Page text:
“I liked how we could control the task by ourselves”- Student 3

“I liked that we didn’t have to stay and listen to the teacher giving instructions. We did our own work and what we had to do and also liked it when we listen to music”- Student 4

“That we actually had a choice to do something instead of doing what was planned”- Student 5


Student 5 has been the one responsible for the increased use of student voice in my class. Since our conversation in term 3, he has become quite vocal about how he wants to learn. He’s realised that I am interested in his ideas and opinions and am willing to implement them in my class. Since then I have seen a remarkable change in his behaviour. He is more engaged in his learning. He often assists me in getting the class to be quite, enjoys doing marking the roll for me and constantly volunteers his ideas in class discussions. He still gets distracted at times but out of my class of 42 students, he has made the most significant progress. He works harder to complete his work and will readily admit when he is struggling. 12 months ago, he would refuse help, get distracted or distract others and his work would rarely be completed. Just by giving him a voice in the class has changed his behaviour in my subjects. The other students respect him and follow his lead.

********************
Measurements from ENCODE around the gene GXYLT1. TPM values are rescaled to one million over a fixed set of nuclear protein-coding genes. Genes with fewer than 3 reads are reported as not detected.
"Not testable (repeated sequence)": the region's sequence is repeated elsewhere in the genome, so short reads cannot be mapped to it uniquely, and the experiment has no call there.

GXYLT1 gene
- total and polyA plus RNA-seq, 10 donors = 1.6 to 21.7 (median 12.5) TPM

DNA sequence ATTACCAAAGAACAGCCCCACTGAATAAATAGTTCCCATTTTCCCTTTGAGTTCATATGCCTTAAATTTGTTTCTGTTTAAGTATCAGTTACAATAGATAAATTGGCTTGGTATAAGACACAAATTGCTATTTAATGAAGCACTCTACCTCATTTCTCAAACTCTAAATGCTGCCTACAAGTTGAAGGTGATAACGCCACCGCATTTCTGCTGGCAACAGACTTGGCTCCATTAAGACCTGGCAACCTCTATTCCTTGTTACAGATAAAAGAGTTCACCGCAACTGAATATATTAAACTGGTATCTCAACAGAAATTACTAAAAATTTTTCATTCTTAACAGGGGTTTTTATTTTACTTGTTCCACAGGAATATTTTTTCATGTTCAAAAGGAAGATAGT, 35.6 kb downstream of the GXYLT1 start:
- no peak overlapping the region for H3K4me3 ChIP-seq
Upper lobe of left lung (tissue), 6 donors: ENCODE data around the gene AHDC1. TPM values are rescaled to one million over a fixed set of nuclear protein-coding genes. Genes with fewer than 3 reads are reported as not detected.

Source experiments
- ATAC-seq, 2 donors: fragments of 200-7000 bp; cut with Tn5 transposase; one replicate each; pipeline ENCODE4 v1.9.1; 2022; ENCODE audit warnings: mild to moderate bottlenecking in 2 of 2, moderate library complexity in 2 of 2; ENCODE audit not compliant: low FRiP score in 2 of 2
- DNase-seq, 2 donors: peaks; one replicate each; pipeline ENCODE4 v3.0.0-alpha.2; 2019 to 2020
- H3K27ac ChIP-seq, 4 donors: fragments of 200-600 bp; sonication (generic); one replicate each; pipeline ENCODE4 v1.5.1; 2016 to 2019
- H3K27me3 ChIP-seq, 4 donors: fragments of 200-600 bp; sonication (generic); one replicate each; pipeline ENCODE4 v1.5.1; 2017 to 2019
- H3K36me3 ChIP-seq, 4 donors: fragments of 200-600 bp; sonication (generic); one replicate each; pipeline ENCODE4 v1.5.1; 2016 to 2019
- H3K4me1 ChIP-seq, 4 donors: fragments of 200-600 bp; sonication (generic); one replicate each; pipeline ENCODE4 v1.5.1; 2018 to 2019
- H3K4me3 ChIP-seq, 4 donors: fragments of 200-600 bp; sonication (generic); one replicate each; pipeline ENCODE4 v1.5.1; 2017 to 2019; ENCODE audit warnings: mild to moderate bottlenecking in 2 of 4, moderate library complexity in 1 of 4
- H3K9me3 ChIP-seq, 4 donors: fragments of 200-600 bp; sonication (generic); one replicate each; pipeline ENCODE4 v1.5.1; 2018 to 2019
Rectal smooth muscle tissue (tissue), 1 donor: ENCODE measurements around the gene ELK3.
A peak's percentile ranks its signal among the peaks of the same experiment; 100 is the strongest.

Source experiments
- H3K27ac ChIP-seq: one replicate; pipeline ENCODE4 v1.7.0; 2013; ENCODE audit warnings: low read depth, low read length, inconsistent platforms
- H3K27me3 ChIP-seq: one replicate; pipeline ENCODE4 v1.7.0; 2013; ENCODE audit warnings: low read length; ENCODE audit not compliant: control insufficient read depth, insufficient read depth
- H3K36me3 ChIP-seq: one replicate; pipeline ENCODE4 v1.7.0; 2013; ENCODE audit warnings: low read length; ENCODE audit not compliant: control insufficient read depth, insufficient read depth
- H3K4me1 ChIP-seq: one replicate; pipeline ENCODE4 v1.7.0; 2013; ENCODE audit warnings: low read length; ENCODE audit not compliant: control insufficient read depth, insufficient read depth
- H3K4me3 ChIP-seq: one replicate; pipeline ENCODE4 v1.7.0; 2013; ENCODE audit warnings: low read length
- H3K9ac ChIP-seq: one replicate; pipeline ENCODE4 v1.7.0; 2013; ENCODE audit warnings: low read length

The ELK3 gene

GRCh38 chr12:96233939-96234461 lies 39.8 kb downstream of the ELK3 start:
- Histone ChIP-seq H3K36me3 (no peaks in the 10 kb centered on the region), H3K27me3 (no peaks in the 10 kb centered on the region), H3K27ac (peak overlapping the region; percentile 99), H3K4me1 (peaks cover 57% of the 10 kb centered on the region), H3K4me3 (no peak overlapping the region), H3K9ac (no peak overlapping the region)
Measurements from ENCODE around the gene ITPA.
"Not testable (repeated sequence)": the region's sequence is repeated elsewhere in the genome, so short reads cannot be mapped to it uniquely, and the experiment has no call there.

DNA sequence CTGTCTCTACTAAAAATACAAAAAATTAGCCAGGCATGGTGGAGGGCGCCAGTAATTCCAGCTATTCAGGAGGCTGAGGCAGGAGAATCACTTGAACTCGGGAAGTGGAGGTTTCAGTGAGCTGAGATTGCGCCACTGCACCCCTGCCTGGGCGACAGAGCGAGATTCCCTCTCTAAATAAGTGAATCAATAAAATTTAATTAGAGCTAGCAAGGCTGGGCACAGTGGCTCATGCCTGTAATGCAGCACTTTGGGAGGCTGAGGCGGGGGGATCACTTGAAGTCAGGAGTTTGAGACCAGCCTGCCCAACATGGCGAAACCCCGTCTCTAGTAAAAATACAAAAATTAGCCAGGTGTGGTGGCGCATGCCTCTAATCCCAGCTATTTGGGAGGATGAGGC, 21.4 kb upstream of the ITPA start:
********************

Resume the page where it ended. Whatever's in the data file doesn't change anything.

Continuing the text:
Seeing this change in Student 5 has made me realise the following:

  1. “Student voice” is a necessity: I make a more conscious effort to ask the students for feedback on the lessons. It helps me get to know their learning styles better.
  2. Learning space: I try to be more open-minded in letting the students choose their learning area and space (some choose to work at tables, others on couches with the rest scattered on the floor).